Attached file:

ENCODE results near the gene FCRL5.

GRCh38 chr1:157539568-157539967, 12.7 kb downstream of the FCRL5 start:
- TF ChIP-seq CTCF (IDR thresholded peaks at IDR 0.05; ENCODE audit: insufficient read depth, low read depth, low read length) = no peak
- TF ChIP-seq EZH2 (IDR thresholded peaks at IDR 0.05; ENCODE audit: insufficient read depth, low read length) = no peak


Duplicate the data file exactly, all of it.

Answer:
ENCODE results near the gene FCRL5.

GRCh38 chr1:157539568-157539967, 12.7 kb downstream of the FCRL5 start:
- TF ChIP-seq CTCF (IDR thresholded peaks at IDR 0.05; ENCODE audit: insufficient read depth, low read depth, low read length) = no peak
- TF ChIP-seq EZH2 (IDR thresholded peaks at IDR 0.05; ENCODE audit: insufficient read depth, low read length) = no peak